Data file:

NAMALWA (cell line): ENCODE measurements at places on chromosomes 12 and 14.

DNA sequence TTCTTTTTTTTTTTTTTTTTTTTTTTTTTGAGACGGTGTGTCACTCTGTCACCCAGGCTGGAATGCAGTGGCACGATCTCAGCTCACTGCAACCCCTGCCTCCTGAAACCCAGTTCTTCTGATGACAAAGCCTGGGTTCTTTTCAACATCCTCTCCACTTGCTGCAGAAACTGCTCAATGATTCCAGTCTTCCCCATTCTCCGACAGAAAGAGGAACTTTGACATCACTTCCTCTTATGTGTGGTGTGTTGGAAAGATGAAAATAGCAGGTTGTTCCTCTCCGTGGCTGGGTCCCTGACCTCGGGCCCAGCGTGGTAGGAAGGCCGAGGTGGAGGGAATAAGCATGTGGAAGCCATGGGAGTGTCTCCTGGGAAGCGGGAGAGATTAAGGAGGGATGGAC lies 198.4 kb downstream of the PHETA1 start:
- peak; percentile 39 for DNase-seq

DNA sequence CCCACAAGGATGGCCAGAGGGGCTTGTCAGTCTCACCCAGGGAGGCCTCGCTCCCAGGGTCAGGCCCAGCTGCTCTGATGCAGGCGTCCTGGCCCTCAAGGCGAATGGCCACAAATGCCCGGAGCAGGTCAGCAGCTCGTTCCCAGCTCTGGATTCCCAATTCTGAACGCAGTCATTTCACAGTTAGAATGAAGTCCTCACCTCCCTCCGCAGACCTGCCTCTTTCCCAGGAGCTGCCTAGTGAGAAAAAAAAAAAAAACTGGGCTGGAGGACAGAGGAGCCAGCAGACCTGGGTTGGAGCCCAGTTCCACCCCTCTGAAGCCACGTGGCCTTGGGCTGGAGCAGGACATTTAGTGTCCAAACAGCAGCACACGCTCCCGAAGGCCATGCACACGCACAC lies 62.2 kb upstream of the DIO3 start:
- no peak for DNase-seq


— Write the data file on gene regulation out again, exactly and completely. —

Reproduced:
NAMALWA (cell line): ENCODE measurements at places on chromosomes 12 and 14.

DNA sequence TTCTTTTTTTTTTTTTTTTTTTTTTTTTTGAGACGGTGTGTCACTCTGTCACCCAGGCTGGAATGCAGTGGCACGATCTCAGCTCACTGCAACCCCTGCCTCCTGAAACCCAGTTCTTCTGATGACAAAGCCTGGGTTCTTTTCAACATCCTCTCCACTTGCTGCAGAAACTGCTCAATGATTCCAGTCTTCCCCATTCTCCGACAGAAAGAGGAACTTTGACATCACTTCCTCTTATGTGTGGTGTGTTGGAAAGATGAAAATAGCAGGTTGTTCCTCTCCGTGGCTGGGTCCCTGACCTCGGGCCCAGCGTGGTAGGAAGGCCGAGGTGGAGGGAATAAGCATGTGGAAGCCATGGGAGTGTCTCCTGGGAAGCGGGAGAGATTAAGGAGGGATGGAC lies 198.4 kb downstream of the PHETA1 start:
- peak; percentile 39 for DNase-seq

DNA sequence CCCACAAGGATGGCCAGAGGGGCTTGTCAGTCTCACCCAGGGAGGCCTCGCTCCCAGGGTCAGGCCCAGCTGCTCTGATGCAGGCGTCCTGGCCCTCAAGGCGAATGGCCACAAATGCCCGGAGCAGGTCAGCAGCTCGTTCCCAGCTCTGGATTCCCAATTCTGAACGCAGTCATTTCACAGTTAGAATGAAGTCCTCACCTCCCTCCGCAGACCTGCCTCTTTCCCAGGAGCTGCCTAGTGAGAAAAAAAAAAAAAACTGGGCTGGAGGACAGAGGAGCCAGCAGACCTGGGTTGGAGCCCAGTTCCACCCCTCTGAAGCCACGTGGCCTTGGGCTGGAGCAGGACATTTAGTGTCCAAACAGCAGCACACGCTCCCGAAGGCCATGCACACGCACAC lies 62.2 kb upstream of the DIO3 start:
- no peak for DNase-seq